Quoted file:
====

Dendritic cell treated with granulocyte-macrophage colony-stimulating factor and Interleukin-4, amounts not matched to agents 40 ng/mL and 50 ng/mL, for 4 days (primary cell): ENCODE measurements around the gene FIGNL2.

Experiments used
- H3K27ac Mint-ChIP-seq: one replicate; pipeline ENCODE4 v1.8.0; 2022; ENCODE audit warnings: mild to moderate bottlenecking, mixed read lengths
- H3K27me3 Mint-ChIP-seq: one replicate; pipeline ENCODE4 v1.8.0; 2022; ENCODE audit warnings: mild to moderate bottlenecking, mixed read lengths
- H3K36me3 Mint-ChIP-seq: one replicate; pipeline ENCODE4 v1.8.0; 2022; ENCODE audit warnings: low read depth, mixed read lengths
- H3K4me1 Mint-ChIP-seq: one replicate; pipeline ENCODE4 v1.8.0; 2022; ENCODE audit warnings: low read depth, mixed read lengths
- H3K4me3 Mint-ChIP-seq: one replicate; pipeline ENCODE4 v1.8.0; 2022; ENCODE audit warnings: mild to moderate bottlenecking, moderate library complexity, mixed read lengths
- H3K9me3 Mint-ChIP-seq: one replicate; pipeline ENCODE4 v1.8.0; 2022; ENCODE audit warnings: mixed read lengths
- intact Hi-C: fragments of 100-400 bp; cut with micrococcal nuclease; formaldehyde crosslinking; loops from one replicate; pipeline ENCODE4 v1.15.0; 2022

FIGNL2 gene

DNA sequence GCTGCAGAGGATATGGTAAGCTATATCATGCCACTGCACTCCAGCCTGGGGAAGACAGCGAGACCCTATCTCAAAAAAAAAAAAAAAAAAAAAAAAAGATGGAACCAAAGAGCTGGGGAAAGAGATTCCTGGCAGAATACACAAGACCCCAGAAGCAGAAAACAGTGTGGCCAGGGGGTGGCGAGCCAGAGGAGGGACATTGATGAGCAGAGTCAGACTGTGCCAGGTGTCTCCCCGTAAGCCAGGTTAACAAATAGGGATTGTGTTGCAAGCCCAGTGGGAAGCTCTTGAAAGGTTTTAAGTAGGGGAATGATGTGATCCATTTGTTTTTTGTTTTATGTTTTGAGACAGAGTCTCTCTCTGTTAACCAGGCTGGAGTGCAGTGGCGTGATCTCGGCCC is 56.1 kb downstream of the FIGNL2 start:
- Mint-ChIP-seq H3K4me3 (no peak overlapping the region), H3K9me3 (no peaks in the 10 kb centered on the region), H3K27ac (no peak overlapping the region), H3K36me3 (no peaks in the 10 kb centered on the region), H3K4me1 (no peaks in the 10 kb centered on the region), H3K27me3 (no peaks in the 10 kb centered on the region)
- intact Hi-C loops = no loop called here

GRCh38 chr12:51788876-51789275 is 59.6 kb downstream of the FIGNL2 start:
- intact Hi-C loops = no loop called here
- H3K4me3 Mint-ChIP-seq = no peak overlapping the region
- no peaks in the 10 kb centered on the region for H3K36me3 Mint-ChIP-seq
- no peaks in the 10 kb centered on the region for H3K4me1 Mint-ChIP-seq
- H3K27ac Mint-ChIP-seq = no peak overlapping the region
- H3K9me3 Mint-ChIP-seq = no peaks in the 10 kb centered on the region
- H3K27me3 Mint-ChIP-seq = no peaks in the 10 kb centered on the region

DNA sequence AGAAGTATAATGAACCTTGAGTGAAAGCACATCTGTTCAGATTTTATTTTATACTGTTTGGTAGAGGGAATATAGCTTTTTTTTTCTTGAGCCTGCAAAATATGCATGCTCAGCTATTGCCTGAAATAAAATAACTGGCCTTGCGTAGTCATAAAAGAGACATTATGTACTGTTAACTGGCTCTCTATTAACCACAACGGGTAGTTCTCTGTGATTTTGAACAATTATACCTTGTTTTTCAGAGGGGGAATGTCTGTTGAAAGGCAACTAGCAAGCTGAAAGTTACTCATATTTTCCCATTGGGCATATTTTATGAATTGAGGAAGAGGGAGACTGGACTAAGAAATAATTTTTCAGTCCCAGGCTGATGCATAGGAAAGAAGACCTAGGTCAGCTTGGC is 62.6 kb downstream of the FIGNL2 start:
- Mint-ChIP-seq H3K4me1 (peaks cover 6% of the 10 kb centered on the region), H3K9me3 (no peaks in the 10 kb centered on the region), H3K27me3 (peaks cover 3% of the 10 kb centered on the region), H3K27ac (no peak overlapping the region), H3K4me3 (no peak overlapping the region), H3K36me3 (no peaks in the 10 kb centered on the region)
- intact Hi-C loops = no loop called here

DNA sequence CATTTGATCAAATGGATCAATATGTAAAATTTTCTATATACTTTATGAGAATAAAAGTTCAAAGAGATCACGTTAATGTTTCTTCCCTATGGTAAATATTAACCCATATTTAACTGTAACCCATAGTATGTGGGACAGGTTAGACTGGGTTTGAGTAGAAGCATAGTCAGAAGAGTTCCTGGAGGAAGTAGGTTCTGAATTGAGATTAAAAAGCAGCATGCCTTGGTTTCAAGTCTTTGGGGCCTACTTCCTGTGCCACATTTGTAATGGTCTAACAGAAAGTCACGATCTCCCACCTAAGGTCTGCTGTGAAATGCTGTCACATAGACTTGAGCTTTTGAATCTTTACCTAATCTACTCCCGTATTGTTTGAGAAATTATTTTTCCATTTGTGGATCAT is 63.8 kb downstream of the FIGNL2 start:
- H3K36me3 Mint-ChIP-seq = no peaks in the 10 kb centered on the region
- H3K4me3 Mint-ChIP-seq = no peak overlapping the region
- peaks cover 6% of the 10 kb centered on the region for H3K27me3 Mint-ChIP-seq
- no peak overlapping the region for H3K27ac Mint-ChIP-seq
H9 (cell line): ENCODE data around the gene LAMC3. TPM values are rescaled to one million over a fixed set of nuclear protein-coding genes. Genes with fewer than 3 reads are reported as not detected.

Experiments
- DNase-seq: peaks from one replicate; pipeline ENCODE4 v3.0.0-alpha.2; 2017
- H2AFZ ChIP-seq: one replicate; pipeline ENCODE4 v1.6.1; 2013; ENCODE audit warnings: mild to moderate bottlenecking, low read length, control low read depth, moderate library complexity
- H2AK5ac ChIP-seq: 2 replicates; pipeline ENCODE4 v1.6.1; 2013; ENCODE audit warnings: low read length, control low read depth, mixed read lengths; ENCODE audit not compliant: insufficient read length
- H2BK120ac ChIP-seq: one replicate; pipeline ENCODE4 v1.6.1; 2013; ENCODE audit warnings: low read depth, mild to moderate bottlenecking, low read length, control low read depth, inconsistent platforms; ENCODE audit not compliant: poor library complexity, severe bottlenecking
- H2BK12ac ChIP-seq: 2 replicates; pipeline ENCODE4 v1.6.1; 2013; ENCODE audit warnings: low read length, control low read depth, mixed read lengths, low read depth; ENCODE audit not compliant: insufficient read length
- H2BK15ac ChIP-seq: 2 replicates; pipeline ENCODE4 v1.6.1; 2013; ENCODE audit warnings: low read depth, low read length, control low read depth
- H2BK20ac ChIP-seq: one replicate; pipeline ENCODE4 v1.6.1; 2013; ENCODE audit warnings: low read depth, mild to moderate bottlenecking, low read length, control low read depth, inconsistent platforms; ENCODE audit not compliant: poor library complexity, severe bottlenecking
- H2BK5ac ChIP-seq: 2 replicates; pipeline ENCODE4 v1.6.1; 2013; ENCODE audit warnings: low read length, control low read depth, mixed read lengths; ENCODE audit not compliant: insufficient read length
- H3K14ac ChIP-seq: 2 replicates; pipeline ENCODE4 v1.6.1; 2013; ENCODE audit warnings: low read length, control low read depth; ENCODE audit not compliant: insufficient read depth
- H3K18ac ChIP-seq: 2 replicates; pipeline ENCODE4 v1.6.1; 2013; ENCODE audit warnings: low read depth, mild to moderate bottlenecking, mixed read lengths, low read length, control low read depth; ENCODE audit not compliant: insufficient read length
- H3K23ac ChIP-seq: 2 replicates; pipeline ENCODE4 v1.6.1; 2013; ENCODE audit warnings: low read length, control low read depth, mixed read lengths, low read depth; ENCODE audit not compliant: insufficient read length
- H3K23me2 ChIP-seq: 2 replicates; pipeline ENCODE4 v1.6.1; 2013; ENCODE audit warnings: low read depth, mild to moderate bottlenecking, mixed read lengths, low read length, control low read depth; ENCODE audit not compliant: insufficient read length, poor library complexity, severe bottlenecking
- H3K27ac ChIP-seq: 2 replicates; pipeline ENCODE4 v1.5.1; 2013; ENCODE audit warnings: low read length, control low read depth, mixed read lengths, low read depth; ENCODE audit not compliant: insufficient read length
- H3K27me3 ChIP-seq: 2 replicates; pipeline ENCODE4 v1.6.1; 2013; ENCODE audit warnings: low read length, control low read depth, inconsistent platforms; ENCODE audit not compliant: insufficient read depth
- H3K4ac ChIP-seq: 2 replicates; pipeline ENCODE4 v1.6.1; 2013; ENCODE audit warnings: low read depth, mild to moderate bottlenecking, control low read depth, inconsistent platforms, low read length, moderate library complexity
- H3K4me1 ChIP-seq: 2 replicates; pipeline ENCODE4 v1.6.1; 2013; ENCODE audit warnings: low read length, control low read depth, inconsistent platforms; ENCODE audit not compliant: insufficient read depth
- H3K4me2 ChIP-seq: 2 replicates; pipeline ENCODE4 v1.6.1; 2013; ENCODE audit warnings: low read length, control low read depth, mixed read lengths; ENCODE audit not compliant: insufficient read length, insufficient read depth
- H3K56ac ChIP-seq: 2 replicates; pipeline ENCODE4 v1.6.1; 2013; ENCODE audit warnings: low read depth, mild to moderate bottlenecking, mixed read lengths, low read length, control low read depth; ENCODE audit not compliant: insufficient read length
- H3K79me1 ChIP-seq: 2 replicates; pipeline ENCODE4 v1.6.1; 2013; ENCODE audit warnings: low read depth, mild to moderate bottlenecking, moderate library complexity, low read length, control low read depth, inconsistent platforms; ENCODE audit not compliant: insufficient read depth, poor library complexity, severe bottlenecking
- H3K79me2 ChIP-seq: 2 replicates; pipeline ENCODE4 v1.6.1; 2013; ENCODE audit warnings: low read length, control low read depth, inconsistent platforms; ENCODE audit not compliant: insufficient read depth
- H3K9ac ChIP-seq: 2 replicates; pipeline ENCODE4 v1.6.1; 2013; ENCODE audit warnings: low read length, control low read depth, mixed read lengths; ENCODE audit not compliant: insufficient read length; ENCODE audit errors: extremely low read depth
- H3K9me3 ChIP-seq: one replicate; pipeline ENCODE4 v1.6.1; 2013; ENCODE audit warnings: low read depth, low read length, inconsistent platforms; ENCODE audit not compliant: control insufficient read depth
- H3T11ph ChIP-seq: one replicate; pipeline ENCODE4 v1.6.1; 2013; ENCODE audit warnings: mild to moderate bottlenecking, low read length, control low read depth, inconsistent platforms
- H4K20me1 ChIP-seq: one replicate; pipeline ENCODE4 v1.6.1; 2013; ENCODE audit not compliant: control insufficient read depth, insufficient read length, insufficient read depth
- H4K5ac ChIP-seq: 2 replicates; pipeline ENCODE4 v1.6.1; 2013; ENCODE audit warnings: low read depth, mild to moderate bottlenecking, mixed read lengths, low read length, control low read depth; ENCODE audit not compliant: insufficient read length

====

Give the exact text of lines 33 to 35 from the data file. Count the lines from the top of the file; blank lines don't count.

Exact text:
- H2AFZ ChIP-seq: one replicate; pipeline ENCODE4 v1.6.1; 2013; ENCODE audit warnings: mild to moderate bottlenecking, low read length, control low read depth, moderate library complexity
- H2AK5ac ChIP-seq: 2 replicates; pipeline ENCODE4 v1.6.1; 2013; ENCODE audit warnings: low read length, control low read depth, mixed read lengths; ENCODE audit not compliant: insufficient read length
- H2BK120ac ChIP-seq: one replicate; pipeline ENCODE4 v1.6.1; 2013; ENCODE audit warnings: low read depth, mild to moderate bottlenecking, low read length, control low read depth, inconsistent platforms; ENCODE audit not compliant: poor library complexity, severe bottlenecking